Books Of Value For Church Libraries
Seeking True Unity, Dale Jenkins, Editor
David R. Kenney
A humorous illustration, unless you are an “over the top” cat lover, showing the difference between union and unity is tying two cats’ tails together and throwing them over a clothesline. While they are in a state of union, they are certainly not unified! There are those who claim they are pursuing “unity” but in actuality mean “union.” Union does include a degree of unity; however, union includes accepting potentially many contradictory views overridden for some stated goal.
Unity is a term with a greater and deeper degree of agreement, being of the same mind and action in purpose. For example, some argue they are “united” on a fundamental truth e.g., belief in the deity of Christ) but can remain in a state of contradiction on other doctrines. This is not unity, but union.
The Bible demands unity, which includes more than believing Jesus is the Son of God. Certainly, the deity of Christ is fundamental for a Christian; however, it is not the only required belief in Christianity. This type of union contradicts the principle spoken of by the prophet Amos “Can two walk together unless they are agreed?”
The pursuit for unity requires effort, diligence, and work. The restoration movement paints a clear picture of the fact that unity is desirable, obtainable, and destructible. We learn from the restoration movement that unity can become fragile and even be broken when people allow their minds to be drawn away from the unifying body of knowledge that makes us one—the New Testament. Seeking True Unity points out a truth that, while painful, needs to be understood. When there are only two options – compromise or division over doctrine – division is better than compromise.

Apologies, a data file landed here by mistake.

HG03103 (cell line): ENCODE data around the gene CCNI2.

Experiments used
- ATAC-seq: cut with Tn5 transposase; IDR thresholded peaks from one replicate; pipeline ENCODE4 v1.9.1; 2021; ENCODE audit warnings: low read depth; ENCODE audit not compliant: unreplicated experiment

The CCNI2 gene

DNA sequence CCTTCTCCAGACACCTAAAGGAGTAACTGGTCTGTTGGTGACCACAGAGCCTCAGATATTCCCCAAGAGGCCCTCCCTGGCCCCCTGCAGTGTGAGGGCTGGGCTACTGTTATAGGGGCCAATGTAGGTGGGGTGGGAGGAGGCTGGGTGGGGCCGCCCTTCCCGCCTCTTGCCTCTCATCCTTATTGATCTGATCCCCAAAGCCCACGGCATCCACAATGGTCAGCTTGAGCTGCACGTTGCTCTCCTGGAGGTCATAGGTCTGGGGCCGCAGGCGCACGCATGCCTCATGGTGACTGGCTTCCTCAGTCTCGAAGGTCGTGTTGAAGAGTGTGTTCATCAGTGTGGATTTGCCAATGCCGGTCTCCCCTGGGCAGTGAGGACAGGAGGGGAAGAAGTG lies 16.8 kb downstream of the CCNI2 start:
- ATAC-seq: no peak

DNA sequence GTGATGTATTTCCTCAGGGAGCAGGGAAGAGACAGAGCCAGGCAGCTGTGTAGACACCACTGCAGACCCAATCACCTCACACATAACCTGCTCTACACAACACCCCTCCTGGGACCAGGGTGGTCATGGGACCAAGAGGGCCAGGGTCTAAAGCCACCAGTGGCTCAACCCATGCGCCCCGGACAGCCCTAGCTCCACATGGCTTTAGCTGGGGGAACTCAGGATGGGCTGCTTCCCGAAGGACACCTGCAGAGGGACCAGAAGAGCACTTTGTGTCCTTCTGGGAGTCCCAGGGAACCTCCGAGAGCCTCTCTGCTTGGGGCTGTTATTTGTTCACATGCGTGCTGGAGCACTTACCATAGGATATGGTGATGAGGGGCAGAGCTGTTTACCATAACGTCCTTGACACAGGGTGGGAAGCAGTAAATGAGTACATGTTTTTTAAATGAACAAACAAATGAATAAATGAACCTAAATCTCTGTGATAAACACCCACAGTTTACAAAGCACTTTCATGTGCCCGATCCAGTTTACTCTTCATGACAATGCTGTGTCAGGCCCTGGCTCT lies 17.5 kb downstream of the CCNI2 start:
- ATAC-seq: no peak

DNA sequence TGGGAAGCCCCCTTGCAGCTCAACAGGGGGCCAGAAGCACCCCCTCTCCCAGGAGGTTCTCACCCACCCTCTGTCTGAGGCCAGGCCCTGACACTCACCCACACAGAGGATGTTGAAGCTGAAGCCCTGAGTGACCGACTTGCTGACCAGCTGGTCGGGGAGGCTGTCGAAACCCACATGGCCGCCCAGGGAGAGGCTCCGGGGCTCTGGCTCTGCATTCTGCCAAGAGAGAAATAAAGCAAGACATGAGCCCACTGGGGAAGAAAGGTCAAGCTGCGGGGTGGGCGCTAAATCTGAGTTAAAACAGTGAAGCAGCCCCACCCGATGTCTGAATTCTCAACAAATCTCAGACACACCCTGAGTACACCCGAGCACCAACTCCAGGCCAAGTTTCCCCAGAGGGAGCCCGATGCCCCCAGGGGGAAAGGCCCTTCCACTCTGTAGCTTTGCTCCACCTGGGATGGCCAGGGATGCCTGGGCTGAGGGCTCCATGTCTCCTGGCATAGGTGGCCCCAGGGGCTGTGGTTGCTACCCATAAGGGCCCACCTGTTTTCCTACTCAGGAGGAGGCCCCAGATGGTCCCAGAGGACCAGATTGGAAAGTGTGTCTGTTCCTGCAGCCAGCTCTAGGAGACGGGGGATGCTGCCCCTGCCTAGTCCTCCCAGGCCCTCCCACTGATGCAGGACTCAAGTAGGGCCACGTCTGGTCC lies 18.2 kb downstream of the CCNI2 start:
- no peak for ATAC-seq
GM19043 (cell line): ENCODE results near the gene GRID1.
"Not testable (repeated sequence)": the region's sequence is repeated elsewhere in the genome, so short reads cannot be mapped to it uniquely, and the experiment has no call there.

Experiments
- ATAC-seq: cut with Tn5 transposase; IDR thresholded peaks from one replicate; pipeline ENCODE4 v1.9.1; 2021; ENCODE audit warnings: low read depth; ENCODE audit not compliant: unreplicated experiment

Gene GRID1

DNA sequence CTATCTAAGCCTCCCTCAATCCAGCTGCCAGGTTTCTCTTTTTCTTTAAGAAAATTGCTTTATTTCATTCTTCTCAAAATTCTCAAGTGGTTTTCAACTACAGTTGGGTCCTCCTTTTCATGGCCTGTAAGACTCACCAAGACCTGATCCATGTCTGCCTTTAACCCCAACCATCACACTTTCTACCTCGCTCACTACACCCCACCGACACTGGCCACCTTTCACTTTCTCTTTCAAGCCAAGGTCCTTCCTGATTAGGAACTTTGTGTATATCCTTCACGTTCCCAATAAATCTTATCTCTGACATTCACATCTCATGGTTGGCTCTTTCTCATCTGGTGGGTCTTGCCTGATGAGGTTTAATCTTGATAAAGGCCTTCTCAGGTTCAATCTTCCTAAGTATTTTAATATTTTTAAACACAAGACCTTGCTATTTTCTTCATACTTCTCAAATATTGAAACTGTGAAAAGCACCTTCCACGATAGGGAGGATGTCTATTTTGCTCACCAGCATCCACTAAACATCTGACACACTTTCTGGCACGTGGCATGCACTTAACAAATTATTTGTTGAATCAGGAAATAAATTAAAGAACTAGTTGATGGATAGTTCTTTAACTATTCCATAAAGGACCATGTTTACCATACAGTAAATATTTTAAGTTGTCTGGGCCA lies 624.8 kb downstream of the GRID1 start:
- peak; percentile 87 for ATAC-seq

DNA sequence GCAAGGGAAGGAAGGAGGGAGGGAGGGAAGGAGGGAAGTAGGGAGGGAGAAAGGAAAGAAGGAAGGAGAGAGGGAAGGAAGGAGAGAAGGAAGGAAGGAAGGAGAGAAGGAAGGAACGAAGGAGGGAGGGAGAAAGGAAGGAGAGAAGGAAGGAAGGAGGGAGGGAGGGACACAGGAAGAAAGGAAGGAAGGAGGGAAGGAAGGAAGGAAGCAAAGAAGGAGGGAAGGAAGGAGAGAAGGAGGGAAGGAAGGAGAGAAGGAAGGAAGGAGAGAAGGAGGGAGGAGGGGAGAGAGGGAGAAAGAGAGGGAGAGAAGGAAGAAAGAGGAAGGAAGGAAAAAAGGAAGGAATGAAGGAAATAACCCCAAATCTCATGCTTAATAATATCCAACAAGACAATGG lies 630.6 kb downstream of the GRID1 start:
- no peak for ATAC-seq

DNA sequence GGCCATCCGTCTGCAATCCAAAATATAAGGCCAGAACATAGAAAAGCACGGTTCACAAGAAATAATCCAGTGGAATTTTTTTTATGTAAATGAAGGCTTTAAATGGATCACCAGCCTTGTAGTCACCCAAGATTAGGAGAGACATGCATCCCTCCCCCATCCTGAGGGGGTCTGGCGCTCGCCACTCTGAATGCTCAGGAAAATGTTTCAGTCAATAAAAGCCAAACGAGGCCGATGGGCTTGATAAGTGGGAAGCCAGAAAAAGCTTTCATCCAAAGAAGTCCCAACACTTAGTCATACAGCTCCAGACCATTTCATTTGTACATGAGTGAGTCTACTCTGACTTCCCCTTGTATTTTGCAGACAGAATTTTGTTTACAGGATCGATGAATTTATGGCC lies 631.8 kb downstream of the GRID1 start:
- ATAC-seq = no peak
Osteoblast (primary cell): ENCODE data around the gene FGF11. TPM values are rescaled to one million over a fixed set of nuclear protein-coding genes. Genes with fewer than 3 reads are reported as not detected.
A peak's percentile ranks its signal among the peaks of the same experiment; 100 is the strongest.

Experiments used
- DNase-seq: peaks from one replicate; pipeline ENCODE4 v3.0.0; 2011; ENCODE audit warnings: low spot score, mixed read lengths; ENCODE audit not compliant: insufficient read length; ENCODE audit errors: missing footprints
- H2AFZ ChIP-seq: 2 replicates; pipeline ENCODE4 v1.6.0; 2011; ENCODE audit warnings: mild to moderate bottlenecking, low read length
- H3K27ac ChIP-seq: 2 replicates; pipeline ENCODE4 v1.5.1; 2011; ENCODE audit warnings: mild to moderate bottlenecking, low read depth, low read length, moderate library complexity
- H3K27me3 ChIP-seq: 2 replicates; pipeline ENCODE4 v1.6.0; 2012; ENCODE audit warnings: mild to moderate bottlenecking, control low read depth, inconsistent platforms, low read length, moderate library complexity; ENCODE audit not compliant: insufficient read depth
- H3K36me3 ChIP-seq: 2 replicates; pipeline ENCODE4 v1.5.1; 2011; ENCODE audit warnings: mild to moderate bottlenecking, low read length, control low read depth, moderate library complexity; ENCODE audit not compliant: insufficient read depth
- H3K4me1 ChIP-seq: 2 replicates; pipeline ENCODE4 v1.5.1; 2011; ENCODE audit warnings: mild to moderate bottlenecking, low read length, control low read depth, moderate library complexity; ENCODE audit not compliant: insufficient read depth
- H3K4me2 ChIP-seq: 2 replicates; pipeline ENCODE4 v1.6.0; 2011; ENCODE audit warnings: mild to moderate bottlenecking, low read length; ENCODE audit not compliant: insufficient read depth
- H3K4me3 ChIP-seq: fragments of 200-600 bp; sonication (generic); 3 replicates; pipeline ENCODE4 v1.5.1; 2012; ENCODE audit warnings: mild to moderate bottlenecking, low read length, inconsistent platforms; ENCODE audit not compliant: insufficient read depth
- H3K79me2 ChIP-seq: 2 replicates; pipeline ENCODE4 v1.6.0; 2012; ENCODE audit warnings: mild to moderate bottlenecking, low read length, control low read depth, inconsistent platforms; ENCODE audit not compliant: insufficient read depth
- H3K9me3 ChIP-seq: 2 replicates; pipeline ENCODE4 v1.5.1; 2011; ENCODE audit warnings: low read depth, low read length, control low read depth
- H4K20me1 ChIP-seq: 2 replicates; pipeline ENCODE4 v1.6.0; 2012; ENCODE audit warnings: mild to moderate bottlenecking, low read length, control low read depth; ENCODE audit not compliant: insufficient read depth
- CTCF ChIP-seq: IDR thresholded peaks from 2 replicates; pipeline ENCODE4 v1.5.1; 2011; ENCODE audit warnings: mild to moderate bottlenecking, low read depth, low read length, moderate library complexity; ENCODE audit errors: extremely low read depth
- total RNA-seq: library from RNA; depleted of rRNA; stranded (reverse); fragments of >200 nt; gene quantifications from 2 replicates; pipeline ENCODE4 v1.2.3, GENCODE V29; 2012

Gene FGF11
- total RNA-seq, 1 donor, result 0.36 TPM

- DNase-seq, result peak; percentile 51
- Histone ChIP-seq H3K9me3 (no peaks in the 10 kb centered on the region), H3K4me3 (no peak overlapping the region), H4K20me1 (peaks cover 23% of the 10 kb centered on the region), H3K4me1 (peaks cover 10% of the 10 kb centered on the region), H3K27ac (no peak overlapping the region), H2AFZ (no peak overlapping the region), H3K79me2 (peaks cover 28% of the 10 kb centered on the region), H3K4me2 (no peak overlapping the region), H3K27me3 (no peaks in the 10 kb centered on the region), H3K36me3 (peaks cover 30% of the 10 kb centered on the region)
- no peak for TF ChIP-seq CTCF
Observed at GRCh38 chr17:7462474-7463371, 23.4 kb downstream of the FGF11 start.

The book includes this quote, ironically from a member of the Christian Church: “Unity is not always correct. Division is not always wrong. What is always correct is following the Word of God and doing the will of God. Perhaps we need more division from what is not of God, in order to be more united in the things of God … True Biblical unity calls for a division or separation from that which is not of God and harmful to itself, and then it seeks what is the best of God for others.” (Page 54).
The book Seeking True Unity is a concise presentation on unity. Six authors, an editor, and the Horse Cave Church of Christ united in their efforts to this overview of what constitutes true unity. The book explains Bible authority, including one of the principles of authority that has been turned “on its head” to accommodate various innovations—the principle of silence.
Those of the digression in the Restoration Movement erroneously claimed “silent” in the phrase “Let us speak where the Bible speaks and be silent where the Bible is silent” meant their objectors must be silent. This is not the meaning of the slogan as used in the days of Thomas Campbell (A reading of the Declaration and Address clearly shows this.) Being “silent where the Bible is silent” meant (and still means) refraining from the things the Bible does not authorize. If Bible authority is not found in commands, binding examples, or implications, then we should not do or teach that unauthorized practice or teaching; i.e., be silent in word and deed!
The writers explain how the division over mechanical instruments in worship arose, how the division spread, and that we are facing the same threat today. It is imperative that we teach Christians this sad story of this division in order to avoid further division. This book is ideal for newer Christians who are seeking to learn more about these issues without being overloaded with details that they may not be prepared for at their stage of development. It is ideal for classroom discussion, especially if the class has mature members who are able to contribute sage comments to help amplify the points that need to be made. – 29 Flora Dr., Bedford, OH 44146-2011. For additional book reviews, visit http://www.drkenney.blogspot.com/
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